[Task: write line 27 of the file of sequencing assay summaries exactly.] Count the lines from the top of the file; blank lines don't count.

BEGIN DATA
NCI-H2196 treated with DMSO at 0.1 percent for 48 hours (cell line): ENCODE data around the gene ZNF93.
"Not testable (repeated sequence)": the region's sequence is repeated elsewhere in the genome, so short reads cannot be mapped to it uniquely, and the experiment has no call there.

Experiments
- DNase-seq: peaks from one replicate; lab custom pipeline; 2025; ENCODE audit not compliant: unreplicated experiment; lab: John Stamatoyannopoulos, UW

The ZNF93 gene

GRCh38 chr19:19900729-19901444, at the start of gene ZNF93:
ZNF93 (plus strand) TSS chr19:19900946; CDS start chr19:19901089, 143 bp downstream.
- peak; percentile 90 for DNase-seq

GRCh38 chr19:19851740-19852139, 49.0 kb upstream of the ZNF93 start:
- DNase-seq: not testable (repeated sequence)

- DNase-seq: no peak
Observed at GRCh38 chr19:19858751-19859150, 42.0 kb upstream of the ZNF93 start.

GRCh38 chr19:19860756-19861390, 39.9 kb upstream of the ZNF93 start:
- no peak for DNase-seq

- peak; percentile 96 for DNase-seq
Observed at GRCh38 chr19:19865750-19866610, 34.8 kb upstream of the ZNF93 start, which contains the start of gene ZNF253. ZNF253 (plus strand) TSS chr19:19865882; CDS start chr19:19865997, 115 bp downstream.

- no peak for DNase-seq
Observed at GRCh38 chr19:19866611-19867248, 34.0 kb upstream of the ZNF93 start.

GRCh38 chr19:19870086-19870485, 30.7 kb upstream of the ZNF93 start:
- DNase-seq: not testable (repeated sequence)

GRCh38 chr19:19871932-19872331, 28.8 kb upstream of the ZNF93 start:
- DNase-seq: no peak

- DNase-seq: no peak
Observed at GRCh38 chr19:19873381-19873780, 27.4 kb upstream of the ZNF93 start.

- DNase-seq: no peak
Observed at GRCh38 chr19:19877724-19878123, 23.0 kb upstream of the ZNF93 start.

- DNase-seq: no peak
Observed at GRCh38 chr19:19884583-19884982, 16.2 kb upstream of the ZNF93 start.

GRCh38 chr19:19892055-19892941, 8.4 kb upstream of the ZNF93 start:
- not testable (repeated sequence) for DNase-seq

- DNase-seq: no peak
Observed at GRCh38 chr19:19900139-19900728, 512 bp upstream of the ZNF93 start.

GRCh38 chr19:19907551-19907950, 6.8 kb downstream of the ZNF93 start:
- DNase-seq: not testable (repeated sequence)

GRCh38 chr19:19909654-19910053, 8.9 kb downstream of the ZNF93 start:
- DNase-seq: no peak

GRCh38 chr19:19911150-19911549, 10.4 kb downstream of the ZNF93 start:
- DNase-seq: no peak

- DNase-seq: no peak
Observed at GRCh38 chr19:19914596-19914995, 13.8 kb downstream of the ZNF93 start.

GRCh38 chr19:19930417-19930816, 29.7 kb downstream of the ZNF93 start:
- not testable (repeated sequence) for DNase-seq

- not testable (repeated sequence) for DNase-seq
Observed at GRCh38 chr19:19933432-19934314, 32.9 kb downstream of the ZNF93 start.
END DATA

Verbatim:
- DNase-seq: no peak